Archive for the ‘Moscow’ Category

Russia: Medvedev Pushing Putin Out?

March 5, 2009

President Dmitry Medvedev said Wednesday that Russia’s government needs new people in top positions, a signal that he wants more clout in leadership circles dominated by allies of his predecessor Vladimir Putin.


Russia‘s worst economic crisis in a decade has produced signs of strain in Medvedev’s tandem rule with Putin, now prime minister. Medvedev has repeatedly questioned the government’s response to the crisis in remarks seen as veiled criticism of Putin, who is responsible for the economy.

Meeting with potential candidates for senior government jobs, Medvedev said the failure to regularly rotate top officials has eroded the government’s efficiency.

“We can’t move forward because the personnel reshuffle, the emergence of new people, has been very slow,” Medvedev said. “We keep shuffling the same deck of cards.”

Medvedev met with several dozen officials, academics and public activists who recently had been pinpointed by the Kremlin as potential candidates for senior government jobs. He said his administration has singled out 1,000 potential candidates for government jobs and will continue reviewing the list regularly.

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Russia Verifies “American, Western Weakness”

Russia Sees Obama, U.S., Others As “Weak,” “Naive”


By DAN PERRY, Associated Press Writer

 In some of his strongest criticism of his successors, Mikhail Gorbachev on Thursday likened Vladimir Putin’s United Russia party to the worst of the communists he once led and helped bring down, and said Russia is today a country where the parliament and the judiciary are not fully free.

In an interview with The Associated Press some 20 years after the Soviet empire started its rapid collapse on his tumultuous watch, Gorbachev also said the global economic crisis showed capitalism should be tempered with elements of the socialist system he played such a critical role in sweeping away.

The last Soviet leader was interviewed in the offices of his Gorbachev Foundation, a think tank founded in 1992 to promote “democratic values and moral, humanistic principles” — as well as, some say, Gorbachev himself. A little aged and more heavyset perhaps, Gorbachev, 78, seemed feisty, friendly and often reminiscent of the man who once ruled one of two superpowers on Earth.

Gorbachev is a paradoxical figure even after all these years — widely credited around the world with a historic convulsion he admits he did not intend. He sought to fix communism, not destroy it, and in the interview said that while he was willing to let Eastern Europe go its own way he very much hoped the republics that formed the Soviet Union would stay united.

“I was a resolute opponent of the breakup of the union,” said Gorbachev, who was forced to step down on Dec. 25, 1991, as the country he led ceased to exist.

He still holds out hope that one day Ukraine, Kazakhstan and Belarus will join with Russia in forming a new union.

He seemed to view the global meltdown as partly the result of years of Western hubris and excess.

“The American media trumpeted … about the victory in the Cold War, that socialism is down. This disease of extreme self-confidence led to it — the (belief) that things would always go on this way. And it did last long … I think that now everyone is learning a hard lesson.”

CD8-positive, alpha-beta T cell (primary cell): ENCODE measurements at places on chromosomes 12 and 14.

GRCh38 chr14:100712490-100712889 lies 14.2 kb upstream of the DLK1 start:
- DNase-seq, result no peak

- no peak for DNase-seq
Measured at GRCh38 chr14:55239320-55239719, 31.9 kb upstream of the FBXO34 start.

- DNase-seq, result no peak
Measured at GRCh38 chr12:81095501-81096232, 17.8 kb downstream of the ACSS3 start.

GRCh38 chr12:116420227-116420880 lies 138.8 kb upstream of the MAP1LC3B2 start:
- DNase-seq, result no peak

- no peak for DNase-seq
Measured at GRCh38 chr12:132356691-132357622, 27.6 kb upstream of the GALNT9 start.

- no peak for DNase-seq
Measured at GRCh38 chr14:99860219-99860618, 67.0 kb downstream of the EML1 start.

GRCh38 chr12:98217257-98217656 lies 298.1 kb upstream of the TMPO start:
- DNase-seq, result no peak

“It is necessary to overcome these mistakes of super-consumerism, of super-profits.” he said. “We have to think about finding — through the G20 or other institutions — new models of development (and) cooperation.”

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Former Soviet President Mikhail Gorbachev speaks during an interview ... 
Former Soviet President Mikhail Gorbachev speaks during an interview with The Associated Press in Moscow, Russia, Thursday, March 5, 2009. In an interview with The Associated Press on Thursday, Gorbachev likened Vladamir Putin’s United Russia Party to the communists he once led and helped bring down, and said Russia is today a country where the parliament and the judiciary are not fully free.(AP Photo/Alexander Zemlianichenko)

Obama Being Tested; As Biden Predicted… Is He Like Lincoln?

February 12, 2009

“Mark my words,” Democratic vice presidential nominee Joe Biden warned last October. “It will not be six months before the world tests Barack Obama like they did John Kennedy. The world is looking.”

“Remember I said it standing here if you don’t remember anything else I said. Watch, we’re gonna have an international crisis, a generated crisis, to test the mettle of this guy.”

But last Monday in his press conference, President Obama seemed to discount Joe Biden’s many verbal gaffes.

“You know, I don’t remember exactly what Joe was referring to, not surprisingly,” the President said.

Obama Confirms: Nobody Listens To Joe Biden

But Biden was correct about Obama being tested, and not just by the goofy minority in the House and Senate.

Russian leaders Vladimir Putin and Dmitry Medvedev have been testing Obama since the election, in a series of pompous pronouncements and retractions about Georgia, missile defense, nuclear weapons, Iran and more.

Now Russia has worked an around about way to get on the president’s radar — to really get his attention.  They have paid Kyrgyzstan to close the airbase at Manas that the U.S. is using to supply troops in Afghanistan.

Now diplomats are hustling to Moscow to answer the Russian move….

We’ll know soon enough if Obama is anything at all like Lincoln….but the last few weeks don’t bode well…

 For Obama, Media Can’t Wait, Can’t Criticize


By Nicholas Kralev
The Washington Times

The Obama administration sent two top officials to Moscow on Wednesday in a determined effort to retain access to a key military base in Central Asia and the first major test of the new administration’s relations with Russia.

William J. Burns, undersecretary of state for political affairs and former ambassador to Moscow, planned to hold talks with senior Russian officials to better understand the link that Washington says exists between the Kyrgyz government’s decision to end the U.S. lease of the Manas air base and a Russian offer of $2 billion in aid for Kyrgyzstan, U.S. officials said.

“Burns will be discussing the Manas base issue,” one senior administration official said.

Another official said the administration wants to hear “what it is Kyrgyzstan wants” and whether the Russians want anything in exchange for continued U.S. use of the base, which Washington deems vital to U.S. and NATO operations in Afghanistan – especially at a time when the U.S. is preparing to surge 30,000 more troops into the country